Worship usually refers to specific acts of religious praise, honour, or devotion, typically directed to a supernatural being such as a god or goddess. It is the informal term in English for what sociologists of religion call cultus, the body of practices and traditions that correspond to theology.
Religious worship may be performed individually, in informally organized groups, or as part of an organized service with a designated leader (as in a church, synagogue, temple, or mosque). In its older sense in the English language of worthiness or respect, worship may sometimes refer to actions directed at members of higher social classes (such as lords or monarchs) or to particularly esteemed persons (such as a lover).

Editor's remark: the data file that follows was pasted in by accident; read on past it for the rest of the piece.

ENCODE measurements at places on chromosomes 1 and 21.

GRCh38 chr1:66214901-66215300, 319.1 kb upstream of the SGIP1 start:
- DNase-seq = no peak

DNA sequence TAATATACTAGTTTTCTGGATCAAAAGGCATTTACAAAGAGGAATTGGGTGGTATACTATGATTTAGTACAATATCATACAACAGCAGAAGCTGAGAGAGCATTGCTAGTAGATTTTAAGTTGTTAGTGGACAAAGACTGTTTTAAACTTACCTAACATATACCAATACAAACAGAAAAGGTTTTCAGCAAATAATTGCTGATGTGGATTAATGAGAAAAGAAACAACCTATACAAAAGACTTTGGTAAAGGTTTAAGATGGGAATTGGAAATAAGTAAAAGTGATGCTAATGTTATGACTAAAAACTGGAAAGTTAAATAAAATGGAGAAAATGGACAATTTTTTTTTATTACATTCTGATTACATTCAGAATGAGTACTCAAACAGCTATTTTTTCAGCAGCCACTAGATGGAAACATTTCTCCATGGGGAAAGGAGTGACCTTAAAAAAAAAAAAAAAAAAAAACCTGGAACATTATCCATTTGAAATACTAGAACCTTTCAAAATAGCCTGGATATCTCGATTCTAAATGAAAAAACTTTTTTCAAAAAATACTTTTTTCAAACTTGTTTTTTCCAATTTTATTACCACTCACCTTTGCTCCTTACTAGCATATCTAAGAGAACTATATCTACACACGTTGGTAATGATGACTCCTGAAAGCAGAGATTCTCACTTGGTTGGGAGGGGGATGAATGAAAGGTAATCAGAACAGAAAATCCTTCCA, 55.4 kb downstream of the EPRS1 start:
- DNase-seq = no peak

Typical acts of worship include:
Catholicism and Eastern Orthodoxy distinguish between worship (Latin adoratio, Greek latreia, [λατρεια]) which is due to God alone (see latria), and veneration (Latin veneratio, Greek dulia [δουλεια]), which may be lawfully offered to the saints. The external acts of veneration resemble those of worship, but differ in their object and intent. Protestant Christians question whether such a distinction is always maintained in actual devotional practice, especially at the level of folk religion. Orthodox Judaism and orthodox Sunni Islam hold that for all practical purposes veneration should be considered the same as prayer; Orthodox Judaism (arguably with the exception of some Chasdic practices), orthodox Sunni Islam, and most kinds of Protestantism forbid veneration of saints or angels, classifying these actions as akin to idolatry.
Objects of worship